The man that returned was not just thankful; he fell on his face and worshiped Jesus with a deep sense of gratitude and gratefulness (KJ “giving him thanks” G2168; to be grateful, that is, (actually) to express gratitude (towards)).

 

Is it possible that this man was not just healed and delivered of a surface skin disease cleansing, but because of his deep gratitude (true repentance??) also received a deep spiritual soul cleansing from all the internal issues that had caused his surface skin disease, of leprosy, in the first place?

 

If so, for him, the leprosy was gone for good.

 

The other nine could have a re-occurrence of the external disease, if they did not stop the internal spiritual problems that allowed the disease to infect the body.

 

This idea would be supported in the account of the healing of the lame man by the pool.

 

John 5:14  “Afterward Jesus findeth him in the temple, and said unto him, Behold, thou art made whole: sin no more, lest a worse thing come unto thee.”



#4 Twiceborn

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Posted 18 July 2019 - 06:21 AM

After reading about the wise and foolish virgins, the good and bad fish, I wonder if this truth about the lepers is also a Spiritual lesson about the true convert and the false convert.  The true convert being thankful, the false convert lacking thankfulness and the fear of the Lord..

 



#5 Tkulp

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Posted Yesterday, 07:26 PM

Twiceborn,

 

Considering your choice of words I tend to get different pictures when I read 'false convert'. A convert is one that changes. To be a false convert I see someone that pretends to be something that they are not in order to gain profit from their deception. Paul talks about that type of individual. I see a man pretending to be spiritual to gain the woman that he wants.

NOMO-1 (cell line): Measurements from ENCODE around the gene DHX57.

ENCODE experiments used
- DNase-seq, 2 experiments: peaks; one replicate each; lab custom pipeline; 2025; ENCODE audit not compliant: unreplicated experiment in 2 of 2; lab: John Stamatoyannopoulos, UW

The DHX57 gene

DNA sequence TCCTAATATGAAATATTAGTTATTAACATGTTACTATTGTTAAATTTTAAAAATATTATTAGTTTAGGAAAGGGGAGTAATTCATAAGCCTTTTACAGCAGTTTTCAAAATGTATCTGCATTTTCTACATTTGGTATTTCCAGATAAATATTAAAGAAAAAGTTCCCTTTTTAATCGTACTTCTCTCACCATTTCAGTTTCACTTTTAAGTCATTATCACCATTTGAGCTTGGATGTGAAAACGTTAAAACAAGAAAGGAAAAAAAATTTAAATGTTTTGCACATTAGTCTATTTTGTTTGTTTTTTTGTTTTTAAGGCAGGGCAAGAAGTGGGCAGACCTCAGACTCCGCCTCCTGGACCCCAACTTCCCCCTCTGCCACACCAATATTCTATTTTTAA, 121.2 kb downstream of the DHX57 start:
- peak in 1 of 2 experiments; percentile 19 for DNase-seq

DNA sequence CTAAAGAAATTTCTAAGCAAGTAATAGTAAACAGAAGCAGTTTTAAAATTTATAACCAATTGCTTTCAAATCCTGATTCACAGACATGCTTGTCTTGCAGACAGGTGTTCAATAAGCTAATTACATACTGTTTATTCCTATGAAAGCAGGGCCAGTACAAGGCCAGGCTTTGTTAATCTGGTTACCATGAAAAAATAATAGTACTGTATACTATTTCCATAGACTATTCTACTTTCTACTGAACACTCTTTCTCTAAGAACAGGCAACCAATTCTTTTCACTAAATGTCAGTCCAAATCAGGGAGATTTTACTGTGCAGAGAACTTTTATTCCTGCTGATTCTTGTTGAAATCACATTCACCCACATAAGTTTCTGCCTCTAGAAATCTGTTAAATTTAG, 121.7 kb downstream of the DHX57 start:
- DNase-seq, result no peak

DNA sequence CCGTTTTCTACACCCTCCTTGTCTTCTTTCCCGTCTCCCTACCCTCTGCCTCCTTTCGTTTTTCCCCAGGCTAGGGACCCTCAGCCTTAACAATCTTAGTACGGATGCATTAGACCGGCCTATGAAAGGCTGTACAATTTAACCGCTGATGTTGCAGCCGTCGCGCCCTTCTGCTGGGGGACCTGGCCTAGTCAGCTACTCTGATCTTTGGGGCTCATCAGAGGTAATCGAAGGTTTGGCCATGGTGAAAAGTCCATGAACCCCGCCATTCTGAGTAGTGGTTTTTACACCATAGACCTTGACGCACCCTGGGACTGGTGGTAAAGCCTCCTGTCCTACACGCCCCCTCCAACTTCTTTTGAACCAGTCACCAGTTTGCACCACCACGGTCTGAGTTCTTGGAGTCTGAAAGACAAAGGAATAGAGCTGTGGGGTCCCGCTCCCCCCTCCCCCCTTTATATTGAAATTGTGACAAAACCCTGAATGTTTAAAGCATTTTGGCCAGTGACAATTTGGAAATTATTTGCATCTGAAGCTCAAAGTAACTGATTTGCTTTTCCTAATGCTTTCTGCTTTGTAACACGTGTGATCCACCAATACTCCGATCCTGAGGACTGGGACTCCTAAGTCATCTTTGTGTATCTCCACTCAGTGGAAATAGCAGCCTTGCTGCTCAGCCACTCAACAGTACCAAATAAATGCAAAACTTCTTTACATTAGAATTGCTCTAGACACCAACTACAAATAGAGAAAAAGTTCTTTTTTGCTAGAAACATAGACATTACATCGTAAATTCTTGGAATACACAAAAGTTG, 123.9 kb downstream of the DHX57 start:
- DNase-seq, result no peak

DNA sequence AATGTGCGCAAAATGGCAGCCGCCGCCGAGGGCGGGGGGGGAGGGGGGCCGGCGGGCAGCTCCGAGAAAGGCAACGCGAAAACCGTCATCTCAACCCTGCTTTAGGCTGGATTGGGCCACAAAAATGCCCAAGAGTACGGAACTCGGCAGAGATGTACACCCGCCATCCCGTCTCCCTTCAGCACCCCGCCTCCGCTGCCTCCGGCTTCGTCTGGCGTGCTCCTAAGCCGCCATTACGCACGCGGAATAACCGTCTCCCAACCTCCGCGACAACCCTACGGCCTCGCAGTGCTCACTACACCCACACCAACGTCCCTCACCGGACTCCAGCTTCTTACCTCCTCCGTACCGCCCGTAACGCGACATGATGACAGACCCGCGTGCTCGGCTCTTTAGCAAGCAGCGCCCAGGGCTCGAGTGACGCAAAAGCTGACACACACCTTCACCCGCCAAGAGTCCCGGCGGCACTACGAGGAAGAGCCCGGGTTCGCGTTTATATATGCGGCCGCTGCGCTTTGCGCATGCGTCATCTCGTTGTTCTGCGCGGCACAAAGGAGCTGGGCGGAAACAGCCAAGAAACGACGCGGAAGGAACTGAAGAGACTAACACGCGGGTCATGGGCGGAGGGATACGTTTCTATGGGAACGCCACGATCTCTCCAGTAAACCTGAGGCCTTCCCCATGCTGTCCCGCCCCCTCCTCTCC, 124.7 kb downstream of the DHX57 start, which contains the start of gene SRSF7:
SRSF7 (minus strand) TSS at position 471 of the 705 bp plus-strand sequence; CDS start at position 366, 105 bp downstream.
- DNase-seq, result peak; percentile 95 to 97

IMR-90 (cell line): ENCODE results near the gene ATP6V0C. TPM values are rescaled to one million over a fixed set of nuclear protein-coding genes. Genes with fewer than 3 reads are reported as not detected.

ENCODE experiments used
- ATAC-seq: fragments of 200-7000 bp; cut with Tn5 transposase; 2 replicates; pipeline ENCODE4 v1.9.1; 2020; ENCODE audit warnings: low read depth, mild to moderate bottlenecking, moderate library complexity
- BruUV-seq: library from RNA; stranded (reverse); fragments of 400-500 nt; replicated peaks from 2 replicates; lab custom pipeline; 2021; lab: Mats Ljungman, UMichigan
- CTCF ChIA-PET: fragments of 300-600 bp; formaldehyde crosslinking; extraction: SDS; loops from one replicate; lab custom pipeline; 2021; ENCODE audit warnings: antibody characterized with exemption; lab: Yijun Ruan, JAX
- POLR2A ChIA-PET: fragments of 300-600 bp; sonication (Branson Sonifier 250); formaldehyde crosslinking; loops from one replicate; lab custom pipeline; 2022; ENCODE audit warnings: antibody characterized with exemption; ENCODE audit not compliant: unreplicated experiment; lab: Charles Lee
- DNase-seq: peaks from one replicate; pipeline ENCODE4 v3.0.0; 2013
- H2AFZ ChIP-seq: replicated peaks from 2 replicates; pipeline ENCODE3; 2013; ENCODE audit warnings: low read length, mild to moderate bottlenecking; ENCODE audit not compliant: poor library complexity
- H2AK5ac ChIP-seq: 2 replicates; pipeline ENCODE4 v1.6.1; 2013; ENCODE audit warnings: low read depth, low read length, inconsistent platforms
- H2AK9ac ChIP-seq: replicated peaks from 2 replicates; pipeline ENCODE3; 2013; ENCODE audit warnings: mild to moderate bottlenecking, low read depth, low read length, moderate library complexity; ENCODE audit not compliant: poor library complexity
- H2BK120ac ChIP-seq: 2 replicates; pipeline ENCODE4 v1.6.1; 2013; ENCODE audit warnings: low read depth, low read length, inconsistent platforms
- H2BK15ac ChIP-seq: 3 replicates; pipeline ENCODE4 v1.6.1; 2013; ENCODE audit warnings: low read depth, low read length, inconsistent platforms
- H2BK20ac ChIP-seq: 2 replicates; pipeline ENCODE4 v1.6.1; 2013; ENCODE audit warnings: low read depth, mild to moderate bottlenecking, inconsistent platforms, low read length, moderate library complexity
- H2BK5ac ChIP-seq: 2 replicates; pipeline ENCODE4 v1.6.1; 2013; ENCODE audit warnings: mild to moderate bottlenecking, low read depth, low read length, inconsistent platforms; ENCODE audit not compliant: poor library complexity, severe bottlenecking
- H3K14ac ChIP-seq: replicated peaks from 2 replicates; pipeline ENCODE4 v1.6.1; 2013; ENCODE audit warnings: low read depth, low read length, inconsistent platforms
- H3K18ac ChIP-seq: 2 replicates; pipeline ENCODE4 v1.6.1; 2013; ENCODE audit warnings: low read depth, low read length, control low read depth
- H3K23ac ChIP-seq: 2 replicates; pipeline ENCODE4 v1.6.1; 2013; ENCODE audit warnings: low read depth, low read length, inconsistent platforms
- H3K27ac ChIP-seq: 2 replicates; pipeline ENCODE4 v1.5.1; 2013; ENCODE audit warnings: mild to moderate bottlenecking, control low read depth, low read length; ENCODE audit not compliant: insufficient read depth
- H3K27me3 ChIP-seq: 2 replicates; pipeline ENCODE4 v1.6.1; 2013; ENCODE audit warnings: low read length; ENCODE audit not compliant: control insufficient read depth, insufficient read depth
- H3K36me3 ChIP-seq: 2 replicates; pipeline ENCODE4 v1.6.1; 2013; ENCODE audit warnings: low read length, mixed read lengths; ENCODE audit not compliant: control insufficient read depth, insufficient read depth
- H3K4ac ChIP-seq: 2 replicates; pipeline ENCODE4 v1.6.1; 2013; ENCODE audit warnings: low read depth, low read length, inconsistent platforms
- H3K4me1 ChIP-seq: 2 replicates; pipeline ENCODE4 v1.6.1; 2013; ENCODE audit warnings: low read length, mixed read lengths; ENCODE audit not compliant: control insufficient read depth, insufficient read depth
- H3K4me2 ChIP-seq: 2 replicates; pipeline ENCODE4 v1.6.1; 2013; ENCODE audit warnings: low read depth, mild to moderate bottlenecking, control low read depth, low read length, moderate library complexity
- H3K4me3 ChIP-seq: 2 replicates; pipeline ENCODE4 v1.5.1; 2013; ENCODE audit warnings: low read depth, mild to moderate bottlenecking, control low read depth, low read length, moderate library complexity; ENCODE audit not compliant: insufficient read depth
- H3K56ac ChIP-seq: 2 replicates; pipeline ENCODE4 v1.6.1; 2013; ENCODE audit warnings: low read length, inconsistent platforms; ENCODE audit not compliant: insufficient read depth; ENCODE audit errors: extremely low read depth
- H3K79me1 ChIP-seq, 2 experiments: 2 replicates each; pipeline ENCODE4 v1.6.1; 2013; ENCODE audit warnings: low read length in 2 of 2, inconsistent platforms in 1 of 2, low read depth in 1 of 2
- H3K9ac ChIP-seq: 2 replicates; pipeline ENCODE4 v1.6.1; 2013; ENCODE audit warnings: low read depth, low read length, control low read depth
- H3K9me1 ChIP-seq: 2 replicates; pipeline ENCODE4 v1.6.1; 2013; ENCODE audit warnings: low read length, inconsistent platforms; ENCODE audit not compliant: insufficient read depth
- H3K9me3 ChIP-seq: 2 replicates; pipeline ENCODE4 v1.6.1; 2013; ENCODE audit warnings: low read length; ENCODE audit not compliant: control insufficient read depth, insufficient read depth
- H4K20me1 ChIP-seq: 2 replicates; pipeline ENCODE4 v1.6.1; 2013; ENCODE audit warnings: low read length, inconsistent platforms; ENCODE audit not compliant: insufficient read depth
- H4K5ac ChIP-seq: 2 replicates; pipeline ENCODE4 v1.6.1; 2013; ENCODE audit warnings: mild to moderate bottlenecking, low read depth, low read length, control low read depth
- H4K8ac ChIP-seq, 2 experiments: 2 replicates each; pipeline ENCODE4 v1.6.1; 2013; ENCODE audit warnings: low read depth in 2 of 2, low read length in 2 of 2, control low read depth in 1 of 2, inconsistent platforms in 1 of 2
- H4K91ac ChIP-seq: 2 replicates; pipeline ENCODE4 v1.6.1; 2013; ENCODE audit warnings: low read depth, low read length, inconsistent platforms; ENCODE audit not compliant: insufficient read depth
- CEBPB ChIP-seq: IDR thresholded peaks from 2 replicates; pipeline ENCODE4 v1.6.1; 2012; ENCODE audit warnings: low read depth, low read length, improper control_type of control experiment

I do not see the virgins in the same light as the worthless fish or the tares, false wheat. I would leave Jesus' description alone. Jesus, when He talked of the virgins, was talking about those that are pure and have experienced the Holy Spirit. All ten of the virgins feel asleep but only the wise had enough of the Holy Spirit to carry them through the extended wait or darkness. Jesus called those that did not have enough of the Holy Spirit (the oil), foolish.

 

At the end of the Sermon on the Mount. Jesus describes two types of people that hear His messages. The wise, that do what they hear, and the foolish, do not do what they hear.

 

So with the nine that failed to give thanks. I believe that they were happy and excited to be well but, like a large group of people today, that call themselves by the name of 'Christ',  they are not really grateful for the price that was paid for them to be able to be 'born again'. Yes, I believe that the nine were really happy and excited about being healed, so excited that they forgot about the healer.

 

Those that follow in their steps today are the ones that get "saved". They are so excited about the idea that they are going to heaven, that they forget, or never hear, that they are to die to themselves so that the Spirit of Christ could dwell within their mortal body.

 

They treat the blood of Jesus like common bath water. Daily asking forgiveness for the wrongs in their lives that they make no effort to crucify, get rid of or let the Holy Spirit remove. They do not want to take the time or effort to go back and thankfully get to know the Deliverer. Their eyes are still on the world and a self centered life.

 

The fact that they have not turned around to look at the Deliverer and willingly take up their cross to follow Him in gratitude and appreciation would not make them 'false' but 'blind' and/or 'deceived'.  They are in spiritual darkness.

 

Like the nine, they are not thankful for the deliverance from the power of sin so that they could live a holy, obedient life now but are focused on worldly affairs now that they are healed. The one leper, that turned around and came back, was just as excited about his healing, deliverance, but turned around, taking time to worship the Deliverer.

 

So today which is more important in peoples lives? The idea of eternal security and heaven .........or the crucified life with the Holy Spirit's power living intimately within, creating a holy life, free from the world and it's attractions?